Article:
Northeast Florida Sports Jacksonville

Jackie Robinson Day: You Should Know Jackie Robinson….

Because sports as we know it didn’t always look like this. Imagine turning on your television and seeing no Steph Curry, or Cam Newton, or Miguel Cabrera. As incredible as that is to imagine, professional sports in America some time ago did not reflect the diverse makeup of its citizens. But on April 15, 1947 all of that changed when Jackie Robinson trotted out to first base, becoming the first person of color to be allowed to play in a professional sport.

You should know Jackie Robinson…..

Because he has Jacksonville and North East Florida ties. Robinson epitomized strength in an era where African Americans were treated unfairly with racial prejudice. The prejudice even extended south when Robinson was assigned to the minor leagues. In 1946 he arrived in Daytona Beach Florida as a member of the Montreal Royals AAA minor league affiliate for the Brooklyn Dodgers. Immediately he was met with resistance as the manager of the Royals asked for Robinson to be assigned to another Dodger affiliate team. But Dodger management refused and Robinson remained in North East Florida. Robinson was not allowed to stay with his team at the team hotel, instead he stayed with a local black politician in Daytona. Originally staying in Sanford Florida where spring practice was held, Robinson and his wife were threatened by local whites forcing him to relocate to Daytona. All this even before he stepped on a spring training field. It didn’t fair any better when his team got ready to play either. When they arrived in Jacksonville to play a scheduled spring game, the stadium was padlocked by the city’s parks and public property director. Other cities followed like Deland and Daytona, but Daytona eventually agreed to allow the team to play. So on March 17th 1946, Robinson became the first black player to play in the minor leagues in Daytona Beach Florida. But it quite easily could’ve been Jacksonville.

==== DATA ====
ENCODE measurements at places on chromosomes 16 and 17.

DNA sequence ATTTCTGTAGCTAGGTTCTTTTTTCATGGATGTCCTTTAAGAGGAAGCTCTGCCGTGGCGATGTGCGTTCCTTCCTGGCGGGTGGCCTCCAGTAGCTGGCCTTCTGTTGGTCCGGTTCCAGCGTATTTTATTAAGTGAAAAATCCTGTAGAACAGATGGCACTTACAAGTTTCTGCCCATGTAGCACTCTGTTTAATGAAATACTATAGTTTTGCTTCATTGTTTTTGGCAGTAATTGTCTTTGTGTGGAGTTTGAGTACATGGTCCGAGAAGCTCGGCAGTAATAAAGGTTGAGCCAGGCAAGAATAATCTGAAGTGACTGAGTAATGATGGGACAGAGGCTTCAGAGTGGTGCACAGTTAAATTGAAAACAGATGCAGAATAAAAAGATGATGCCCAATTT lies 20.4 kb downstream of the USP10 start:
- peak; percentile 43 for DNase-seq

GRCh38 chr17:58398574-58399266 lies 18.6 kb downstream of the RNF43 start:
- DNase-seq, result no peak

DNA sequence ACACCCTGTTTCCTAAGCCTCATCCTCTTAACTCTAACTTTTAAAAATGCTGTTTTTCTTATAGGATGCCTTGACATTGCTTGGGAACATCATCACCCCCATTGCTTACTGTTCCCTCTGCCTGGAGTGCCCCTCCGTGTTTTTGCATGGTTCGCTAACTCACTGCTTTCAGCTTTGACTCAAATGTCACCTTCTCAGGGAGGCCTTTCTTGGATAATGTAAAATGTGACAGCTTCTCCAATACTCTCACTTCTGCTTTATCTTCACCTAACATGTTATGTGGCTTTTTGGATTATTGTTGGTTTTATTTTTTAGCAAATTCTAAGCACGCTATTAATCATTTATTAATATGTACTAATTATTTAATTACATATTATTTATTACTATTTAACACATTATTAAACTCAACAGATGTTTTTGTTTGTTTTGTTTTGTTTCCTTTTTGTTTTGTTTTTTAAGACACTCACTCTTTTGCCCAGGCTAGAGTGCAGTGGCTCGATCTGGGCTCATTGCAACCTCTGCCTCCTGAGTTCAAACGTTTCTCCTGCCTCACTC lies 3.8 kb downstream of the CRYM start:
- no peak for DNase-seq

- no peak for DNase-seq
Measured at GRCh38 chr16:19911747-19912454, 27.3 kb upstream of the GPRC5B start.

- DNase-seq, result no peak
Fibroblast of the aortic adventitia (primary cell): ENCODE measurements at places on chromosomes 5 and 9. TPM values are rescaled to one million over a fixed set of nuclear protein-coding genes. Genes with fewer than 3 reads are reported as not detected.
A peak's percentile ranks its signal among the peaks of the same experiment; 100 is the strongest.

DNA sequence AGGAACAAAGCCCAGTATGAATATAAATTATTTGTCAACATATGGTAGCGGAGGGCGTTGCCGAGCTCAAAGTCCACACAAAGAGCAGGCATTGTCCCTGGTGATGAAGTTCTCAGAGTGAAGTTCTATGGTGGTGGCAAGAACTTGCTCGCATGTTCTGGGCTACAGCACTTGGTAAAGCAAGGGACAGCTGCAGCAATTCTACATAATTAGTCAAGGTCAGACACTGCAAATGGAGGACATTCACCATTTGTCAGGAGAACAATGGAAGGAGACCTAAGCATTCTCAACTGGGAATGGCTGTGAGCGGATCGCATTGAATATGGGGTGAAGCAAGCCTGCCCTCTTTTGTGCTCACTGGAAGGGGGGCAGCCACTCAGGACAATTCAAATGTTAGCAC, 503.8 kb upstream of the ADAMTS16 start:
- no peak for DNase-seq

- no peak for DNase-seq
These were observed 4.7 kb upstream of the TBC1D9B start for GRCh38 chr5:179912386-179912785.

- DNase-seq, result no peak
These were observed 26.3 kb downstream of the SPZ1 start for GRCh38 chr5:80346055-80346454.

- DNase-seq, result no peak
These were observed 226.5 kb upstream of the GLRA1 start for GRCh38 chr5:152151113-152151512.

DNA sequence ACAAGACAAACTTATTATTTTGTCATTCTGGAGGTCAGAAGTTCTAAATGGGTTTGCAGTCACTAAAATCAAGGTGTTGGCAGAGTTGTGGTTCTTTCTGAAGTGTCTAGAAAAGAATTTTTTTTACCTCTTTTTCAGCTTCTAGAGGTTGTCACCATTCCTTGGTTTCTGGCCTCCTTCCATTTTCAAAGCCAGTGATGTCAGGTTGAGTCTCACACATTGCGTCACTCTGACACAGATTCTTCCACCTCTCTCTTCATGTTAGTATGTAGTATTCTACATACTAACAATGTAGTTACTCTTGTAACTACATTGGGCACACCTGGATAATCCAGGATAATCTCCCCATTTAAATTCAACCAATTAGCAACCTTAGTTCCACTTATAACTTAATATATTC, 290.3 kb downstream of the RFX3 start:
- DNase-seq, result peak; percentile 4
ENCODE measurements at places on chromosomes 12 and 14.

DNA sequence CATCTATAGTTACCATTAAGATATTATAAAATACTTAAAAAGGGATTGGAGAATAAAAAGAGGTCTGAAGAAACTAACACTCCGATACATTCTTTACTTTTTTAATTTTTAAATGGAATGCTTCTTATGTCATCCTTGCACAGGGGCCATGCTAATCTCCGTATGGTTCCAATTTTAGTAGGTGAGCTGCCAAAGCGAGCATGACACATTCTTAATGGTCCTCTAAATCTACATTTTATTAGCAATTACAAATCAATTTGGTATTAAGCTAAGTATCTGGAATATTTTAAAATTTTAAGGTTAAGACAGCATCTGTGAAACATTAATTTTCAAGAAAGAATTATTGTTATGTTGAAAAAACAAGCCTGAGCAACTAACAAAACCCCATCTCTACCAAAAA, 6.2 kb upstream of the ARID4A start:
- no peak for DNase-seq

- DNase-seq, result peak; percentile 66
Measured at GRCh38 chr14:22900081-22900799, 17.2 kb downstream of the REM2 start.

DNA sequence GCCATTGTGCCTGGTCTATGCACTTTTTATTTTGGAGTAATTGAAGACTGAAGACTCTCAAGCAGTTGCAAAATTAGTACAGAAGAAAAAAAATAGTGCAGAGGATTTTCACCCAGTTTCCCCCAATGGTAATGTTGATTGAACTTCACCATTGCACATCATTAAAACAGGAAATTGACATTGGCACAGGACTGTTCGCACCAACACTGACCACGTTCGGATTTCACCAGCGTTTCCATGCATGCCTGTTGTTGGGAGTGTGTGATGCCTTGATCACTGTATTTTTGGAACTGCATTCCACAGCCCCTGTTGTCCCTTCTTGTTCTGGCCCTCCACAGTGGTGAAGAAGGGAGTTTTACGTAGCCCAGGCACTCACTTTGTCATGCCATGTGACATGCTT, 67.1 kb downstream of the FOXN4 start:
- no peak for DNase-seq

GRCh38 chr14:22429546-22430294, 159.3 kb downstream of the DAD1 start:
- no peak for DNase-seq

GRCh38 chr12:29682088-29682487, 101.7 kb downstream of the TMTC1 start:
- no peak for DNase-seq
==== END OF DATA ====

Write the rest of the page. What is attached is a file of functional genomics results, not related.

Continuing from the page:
You should know Jackie Robinson…

Because he is a Hall of Famer. Robinson still had to play baseball inspite of everything he endured. With the weight of an entire country on his shoulders Robinson still had to work hard in practice, improve his game, and prove to everyone that he belonged on the team. This message transcends race or gender, or even class. No matter the color of your skin, or the make up of your gender, or the side of town you reside, you still have to work hard and prove that you belong on the team. Robinson certainly did that and much more, being inducted into the Major League Baseball Hall of Fame.

You should know Jackie Robinson, because his story makes us know more about ourselves.


#jackierobinsonday  #42  #together